The first results were evident in fall 1939 and spring 1940. Russia justified its attempts to subject not only Finland, but also the Baltic states, by the sudden false and absurd claim that it was protecting them from a foreign threat, or that it was acting to prevent that threat. Only Germany could have been meant. No other power could enter the Baltic Sea, or wage war there. I still had to remain silent. The rulers of the Kremlin continued.

Consistent with the so-called friendship treaty, Germany removed its troops far from its eastern border in spring 1940. Russian forces were already moving in, and in numbers that could only be seen as a clear threat to Germany.

According to a statement by Molotov, there were already 22 Russian divisions in the Baltic states in spring 1940.

Although the Russian government always claimed that the troops were there at the request of the people who lived there, their purpose could only be seen as a demonstration aimed at Germany.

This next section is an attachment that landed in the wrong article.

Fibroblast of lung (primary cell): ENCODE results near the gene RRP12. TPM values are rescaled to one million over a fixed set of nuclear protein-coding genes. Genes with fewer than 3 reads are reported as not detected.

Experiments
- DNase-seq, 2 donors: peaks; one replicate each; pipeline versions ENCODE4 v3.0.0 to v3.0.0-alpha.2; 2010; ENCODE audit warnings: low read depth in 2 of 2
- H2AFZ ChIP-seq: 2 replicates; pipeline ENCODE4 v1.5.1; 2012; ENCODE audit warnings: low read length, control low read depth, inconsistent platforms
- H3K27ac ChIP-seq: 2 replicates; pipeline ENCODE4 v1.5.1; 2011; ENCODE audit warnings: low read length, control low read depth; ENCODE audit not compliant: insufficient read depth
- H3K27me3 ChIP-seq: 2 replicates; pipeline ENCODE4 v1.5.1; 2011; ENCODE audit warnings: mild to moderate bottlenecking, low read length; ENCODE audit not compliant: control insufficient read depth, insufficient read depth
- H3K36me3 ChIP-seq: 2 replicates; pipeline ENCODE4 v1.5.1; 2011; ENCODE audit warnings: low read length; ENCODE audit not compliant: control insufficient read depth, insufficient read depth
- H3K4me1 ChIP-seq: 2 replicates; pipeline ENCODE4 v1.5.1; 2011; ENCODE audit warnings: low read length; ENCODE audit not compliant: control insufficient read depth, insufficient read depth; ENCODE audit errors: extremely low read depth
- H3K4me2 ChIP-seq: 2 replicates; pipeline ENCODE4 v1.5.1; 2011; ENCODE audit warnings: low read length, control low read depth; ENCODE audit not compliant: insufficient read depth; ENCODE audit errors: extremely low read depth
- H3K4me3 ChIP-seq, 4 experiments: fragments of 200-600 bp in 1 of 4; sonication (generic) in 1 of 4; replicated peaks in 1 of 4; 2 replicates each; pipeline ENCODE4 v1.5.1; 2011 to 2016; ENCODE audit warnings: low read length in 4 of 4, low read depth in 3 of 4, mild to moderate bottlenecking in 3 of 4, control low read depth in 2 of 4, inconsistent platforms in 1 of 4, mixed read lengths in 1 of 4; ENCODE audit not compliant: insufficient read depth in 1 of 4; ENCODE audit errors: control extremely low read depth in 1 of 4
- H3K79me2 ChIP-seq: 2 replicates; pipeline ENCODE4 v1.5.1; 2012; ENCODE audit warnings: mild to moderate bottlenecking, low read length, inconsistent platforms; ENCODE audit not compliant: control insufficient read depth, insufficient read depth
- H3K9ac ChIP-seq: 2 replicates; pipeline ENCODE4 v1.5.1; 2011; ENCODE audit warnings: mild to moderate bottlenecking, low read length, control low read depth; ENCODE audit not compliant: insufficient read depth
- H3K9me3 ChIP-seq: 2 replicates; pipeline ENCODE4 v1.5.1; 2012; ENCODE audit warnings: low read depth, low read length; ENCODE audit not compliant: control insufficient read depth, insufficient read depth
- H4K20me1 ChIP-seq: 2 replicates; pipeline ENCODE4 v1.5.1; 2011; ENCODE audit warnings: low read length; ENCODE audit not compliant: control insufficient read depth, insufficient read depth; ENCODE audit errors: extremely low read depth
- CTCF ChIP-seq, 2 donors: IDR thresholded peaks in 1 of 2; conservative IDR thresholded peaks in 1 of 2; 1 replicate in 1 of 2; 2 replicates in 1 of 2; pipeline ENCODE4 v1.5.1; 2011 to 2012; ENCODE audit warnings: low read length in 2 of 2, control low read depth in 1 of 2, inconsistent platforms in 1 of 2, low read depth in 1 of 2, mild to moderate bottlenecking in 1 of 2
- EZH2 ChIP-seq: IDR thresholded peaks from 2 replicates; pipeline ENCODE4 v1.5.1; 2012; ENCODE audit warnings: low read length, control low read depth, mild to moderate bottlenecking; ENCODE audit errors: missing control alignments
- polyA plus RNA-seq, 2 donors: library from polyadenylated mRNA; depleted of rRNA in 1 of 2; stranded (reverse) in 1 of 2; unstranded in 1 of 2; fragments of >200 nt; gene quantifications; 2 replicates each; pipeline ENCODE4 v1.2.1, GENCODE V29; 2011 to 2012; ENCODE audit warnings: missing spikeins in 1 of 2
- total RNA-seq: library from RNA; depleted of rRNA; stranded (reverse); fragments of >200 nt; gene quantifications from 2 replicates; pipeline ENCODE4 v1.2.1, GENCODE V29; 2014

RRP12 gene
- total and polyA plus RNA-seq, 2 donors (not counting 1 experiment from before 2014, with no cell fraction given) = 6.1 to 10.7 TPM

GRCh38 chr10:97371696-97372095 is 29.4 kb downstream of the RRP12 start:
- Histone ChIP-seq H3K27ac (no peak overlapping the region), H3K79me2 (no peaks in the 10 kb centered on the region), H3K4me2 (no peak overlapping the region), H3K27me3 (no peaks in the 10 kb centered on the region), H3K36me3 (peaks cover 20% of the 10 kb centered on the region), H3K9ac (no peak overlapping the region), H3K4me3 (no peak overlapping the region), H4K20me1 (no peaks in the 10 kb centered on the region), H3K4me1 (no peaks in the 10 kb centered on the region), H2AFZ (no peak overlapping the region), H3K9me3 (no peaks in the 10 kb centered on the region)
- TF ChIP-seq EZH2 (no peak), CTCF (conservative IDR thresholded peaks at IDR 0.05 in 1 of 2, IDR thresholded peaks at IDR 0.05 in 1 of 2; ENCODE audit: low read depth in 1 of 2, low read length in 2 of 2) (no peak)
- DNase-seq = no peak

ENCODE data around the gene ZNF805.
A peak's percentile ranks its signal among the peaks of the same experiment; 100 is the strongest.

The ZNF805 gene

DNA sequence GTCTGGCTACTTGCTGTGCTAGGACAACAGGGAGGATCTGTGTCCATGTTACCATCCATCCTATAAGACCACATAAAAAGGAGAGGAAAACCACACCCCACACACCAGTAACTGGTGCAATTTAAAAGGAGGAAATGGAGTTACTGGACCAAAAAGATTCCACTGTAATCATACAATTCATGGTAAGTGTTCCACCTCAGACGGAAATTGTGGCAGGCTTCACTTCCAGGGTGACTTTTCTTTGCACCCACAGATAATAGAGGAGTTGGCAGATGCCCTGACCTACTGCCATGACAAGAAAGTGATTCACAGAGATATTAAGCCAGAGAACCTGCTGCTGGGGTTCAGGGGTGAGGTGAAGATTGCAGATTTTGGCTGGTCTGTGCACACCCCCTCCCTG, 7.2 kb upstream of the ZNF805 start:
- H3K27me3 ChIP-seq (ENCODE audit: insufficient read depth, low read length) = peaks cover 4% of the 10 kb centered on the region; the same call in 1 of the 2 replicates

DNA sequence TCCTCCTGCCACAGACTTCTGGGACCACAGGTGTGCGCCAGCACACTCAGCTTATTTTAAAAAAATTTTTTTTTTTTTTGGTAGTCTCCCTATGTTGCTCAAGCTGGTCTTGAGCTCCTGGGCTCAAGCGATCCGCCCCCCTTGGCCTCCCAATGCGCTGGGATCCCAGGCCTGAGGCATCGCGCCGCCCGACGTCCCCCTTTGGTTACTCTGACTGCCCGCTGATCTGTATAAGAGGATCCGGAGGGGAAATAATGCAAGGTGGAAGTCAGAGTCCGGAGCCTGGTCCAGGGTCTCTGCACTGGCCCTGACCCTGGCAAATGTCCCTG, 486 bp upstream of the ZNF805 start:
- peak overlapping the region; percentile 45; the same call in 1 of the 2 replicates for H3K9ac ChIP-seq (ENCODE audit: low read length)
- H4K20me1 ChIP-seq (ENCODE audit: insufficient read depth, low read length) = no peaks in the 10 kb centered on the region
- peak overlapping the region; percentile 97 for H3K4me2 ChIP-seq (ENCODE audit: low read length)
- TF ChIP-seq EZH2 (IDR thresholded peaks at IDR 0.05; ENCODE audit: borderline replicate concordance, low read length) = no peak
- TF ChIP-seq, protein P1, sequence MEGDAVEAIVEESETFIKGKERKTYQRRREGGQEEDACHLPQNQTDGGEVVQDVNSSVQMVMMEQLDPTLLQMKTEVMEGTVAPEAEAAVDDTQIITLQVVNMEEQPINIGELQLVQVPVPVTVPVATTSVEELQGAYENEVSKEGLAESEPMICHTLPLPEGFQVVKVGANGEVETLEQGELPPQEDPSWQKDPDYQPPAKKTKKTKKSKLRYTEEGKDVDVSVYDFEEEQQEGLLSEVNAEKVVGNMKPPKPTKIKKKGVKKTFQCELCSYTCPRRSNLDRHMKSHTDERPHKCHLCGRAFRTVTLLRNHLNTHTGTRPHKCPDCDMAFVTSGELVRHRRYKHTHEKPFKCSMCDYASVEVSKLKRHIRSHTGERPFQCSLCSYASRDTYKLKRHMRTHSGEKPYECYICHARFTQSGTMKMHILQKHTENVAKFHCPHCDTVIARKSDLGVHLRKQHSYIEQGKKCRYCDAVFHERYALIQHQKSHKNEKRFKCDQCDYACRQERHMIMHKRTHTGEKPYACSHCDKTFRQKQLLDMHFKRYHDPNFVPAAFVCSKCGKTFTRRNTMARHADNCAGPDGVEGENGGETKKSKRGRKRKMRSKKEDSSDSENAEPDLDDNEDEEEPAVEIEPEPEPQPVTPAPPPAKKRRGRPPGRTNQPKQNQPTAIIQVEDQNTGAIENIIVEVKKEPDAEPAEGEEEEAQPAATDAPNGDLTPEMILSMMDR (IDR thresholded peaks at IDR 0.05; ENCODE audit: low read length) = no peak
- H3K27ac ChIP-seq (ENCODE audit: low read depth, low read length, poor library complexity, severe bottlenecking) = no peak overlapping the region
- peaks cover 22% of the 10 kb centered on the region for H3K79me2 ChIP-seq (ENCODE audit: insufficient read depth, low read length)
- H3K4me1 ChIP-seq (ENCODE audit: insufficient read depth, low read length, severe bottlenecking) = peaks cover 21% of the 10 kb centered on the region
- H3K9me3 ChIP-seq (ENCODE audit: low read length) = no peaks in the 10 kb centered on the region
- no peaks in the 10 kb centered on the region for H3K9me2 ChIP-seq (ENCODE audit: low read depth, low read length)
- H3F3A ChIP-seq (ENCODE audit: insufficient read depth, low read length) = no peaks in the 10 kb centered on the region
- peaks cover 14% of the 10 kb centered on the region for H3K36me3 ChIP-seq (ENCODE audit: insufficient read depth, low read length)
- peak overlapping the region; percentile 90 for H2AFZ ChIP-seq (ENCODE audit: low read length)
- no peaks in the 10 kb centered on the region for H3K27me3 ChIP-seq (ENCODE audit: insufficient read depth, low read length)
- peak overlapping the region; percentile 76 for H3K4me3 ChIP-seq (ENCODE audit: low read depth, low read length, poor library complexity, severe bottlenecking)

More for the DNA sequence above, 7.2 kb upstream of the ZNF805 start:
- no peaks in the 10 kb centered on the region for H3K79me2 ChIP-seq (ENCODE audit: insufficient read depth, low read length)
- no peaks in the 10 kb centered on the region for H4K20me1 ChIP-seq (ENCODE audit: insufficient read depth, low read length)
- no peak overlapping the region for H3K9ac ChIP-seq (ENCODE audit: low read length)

As our soldiers attacked French-British forces in the west, the extent of the Russian advance on our eastern front grew ever more threatening.

In August 1940, I concluded that, given the increasing number of powerful Bolshevist divisions, it was no longer in the interests of the Reich to leave the eastern provinces, so often devastated by war, unprotected.

This, however, is exactly what the British and Soviets had hoped. The fact that so much of the German forces, in particular the air force, was tied down in the east made it impossible for the German leadership to bring a radical end to the war in the West.

This was the goal of both British and Soviet Russian policy. Both England and Soviet Russia wanted to prolong this war as long as possible in order to weaken all of Europe and plunge it into ever greater impotence.

Russia's threatened attack on Rumania was intended not only to take over an important element in the economic life not only of Germany, but of Europe as whole, or at least to destroy it.

With boundless patience, the German Reich attempted after 1933 to win over the southeastern European states as trading partners. We, therefore, had the greatest possible interest in their domestic stability and order. Russia's entrance into Rumania and Greece's ties to England threatened to rapidly transform this area into a general battleground.

Despite our principles and customs, and despite the fact that the Rumanian government had brought on these troubles itself, I urgently advised them, for the sake of peace, to bow to Soviet extortion and cede Bessarabia.